All across the UK, large scale battery farms are springing up at amazing speed – this one I visited in Buckinghamshire was completed in just 10 months.
It can power 300,000 homes for up to two hours and is one of the biggest in Europe.
Prices for storage on this scale continue to tumble, and experts estimate that by the end of this decade there will be enough batteries in place to power 18 million homes across the UK. That’s an astonishing rate of growth.
According to experts, batteries are the key link in the chain that will makes net zero achievable for electricity production.
“If you didn’t have storage, you could only have a certain amount of renewable energy,” Peter Kavanagh, chief executive of Harmony Energy, told BBC News. His company is installing large scale batteries across the UK and Europe.
“When you add storage into the mix, it makes it a lot easier to get to a majority share of renewable energy. So we can go much further to reach net zero and it makes a 100% renewables grid technically possible.”
Clarity from the courts is another reason to be cheerful about climate change.
A number of major climate cases go before the judges in the next 12 months.
Whatever way they rule, it will spell out exactly where the law stands on what’s legal and who’s responsible for rising temperatures.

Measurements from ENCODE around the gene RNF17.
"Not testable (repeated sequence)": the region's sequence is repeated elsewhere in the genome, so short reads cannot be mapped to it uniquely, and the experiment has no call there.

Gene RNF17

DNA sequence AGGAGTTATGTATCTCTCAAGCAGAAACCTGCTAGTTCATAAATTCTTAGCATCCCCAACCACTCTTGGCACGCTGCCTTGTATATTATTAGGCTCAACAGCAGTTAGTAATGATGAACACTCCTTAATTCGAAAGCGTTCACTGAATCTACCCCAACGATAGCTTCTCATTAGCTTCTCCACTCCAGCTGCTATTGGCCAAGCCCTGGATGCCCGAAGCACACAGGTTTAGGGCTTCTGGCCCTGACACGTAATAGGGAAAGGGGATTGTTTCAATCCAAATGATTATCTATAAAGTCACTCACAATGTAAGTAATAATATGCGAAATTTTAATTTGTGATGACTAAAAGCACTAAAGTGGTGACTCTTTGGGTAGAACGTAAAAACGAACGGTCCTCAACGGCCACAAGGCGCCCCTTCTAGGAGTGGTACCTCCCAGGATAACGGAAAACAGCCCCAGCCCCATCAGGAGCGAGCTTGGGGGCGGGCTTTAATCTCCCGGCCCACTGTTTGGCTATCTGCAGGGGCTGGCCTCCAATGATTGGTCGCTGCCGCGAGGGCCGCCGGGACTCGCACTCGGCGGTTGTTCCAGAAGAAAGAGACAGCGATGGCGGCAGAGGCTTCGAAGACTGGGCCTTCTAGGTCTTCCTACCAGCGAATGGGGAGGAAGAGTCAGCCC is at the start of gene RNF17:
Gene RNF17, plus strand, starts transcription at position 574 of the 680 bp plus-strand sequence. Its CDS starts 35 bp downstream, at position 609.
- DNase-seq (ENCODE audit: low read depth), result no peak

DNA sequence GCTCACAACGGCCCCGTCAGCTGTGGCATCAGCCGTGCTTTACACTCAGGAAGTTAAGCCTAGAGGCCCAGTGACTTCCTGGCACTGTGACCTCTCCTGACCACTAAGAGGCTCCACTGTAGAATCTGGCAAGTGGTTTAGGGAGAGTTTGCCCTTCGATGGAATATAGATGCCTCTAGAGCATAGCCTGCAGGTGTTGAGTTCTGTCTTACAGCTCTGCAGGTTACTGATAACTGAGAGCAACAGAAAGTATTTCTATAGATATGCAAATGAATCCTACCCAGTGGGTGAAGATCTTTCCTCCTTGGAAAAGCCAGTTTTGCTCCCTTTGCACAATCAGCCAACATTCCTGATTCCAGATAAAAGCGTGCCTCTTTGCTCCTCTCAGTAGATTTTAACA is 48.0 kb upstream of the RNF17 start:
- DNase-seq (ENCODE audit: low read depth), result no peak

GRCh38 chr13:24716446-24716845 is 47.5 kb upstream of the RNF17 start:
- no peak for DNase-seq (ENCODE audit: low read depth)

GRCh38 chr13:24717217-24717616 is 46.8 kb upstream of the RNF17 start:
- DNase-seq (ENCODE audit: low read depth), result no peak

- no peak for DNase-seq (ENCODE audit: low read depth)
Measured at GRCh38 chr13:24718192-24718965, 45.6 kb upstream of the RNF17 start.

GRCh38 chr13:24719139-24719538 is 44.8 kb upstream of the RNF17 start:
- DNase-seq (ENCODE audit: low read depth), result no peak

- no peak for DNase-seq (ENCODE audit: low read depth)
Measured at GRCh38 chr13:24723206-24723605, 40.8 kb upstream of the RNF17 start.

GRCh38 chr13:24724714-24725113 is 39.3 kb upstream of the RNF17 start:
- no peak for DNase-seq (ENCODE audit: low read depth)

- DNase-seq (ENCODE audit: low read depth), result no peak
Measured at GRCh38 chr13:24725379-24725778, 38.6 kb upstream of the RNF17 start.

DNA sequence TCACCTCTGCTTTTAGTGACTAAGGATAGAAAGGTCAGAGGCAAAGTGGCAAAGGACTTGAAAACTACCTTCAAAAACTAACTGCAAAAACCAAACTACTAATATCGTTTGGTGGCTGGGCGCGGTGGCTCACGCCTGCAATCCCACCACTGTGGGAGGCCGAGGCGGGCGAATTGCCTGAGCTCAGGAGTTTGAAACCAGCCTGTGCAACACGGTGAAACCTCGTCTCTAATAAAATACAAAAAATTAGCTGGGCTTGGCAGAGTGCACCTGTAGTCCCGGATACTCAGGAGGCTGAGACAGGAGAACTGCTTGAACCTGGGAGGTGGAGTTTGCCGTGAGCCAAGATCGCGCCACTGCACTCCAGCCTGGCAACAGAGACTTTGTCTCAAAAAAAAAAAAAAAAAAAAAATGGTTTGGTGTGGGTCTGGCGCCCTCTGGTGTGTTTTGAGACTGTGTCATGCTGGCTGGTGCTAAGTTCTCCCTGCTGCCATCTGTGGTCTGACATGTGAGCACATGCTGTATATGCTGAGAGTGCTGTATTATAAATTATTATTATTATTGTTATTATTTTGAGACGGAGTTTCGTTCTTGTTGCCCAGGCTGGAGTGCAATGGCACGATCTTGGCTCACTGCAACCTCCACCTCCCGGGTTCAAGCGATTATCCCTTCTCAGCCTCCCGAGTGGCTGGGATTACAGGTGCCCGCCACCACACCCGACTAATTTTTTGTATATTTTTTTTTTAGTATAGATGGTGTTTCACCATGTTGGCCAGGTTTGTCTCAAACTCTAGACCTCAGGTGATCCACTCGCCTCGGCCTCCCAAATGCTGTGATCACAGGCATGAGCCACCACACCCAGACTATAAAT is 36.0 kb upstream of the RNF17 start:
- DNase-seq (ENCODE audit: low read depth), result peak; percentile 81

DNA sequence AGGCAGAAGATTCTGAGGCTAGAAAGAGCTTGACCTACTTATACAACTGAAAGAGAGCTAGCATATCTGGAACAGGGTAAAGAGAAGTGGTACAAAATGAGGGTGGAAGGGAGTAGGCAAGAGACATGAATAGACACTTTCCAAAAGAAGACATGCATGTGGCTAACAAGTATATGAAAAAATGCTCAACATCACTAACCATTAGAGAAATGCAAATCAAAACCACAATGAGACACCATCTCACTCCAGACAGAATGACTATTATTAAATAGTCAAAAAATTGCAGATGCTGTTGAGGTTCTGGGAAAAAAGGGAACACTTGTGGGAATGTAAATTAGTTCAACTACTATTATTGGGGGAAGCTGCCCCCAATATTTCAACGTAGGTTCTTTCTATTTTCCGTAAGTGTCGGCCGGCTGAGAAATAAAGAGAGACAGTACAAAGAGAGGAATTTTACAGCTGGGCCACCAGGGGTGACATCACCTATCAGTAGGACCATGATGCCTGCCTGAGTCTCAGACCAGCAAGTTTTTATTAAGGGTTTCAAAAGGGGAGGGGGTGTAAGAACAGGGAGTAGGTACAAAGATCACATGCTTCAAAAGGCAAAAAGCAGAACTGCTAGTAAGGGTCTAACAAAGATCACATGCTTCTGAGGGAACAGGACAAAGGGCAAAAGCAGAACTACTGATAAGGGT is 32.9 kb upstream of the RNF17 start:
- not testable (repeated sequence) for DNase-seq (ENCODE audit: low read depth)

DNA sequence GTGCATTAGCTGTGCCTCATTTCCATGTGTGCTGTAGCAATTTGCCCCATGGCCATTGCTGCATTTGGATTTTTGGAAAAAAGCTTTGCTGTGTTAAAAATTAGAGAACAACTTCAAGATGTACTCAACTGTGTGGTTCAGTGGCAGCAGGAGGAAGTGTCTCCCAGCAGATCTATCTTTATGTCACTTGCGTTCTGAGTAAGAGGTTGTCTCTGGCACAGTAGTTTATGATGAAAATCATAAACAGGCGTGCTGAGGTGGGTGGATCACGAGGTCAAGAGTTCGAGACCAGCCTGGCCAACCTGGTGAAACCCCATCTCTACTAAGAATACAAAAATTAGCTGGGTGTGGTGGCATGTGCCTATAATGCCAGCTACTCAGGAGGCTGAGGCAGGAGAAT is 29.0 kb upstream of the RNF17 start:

One of the biggest climate suits in history is taking place in the US, where Oregon’s Multnomah County is making a $52bn damages claim against a range of oil and gas producers for causing a massive heatwave back in 2021.
If they win this case, it will have huge legal and financial implications, potentially leading to dozens more lawsuits against fossil fuel producers, similar to the court struggles that big tobacco endured in the past.
One of the lawyers in the case is Jeffrey Simon, who’s well known for winning a big money opioid civil suit in Texas.
He says that the courts are emerging as the most powerful lever for climate action, by hitting fossil fuel producers in their pockets.
“Getting the defendants to reduce their emissions is not within the reach of the civil justice system in the US, but holding them accountable for the harm they’ve caused, and the misrepresentations they’ve made, which has slowed adaptation to those problems, is definitely within their power,” he told BBC News.
My fifth reason to be cheerful about climate is history.
Looking at this challenge from a historical perspective really shows how much progress has been made in an incredibly short period of time.
Just eight years ago, when the Paris climate agreement was signed, this remarkable document didn’t contain any mention of coal, oil and gas, which are the biggest sources of planet warming gases.
Now as negotiators from all over the world meet in Dubai for COP28, there’s a real hope that the parties will agree to finally end the use of these fuels in some shape or form this century.
This would consign to history the root cause of climate change and give the world a fighting chance of defeating our biggest collective threat.
(With inputs from BBC)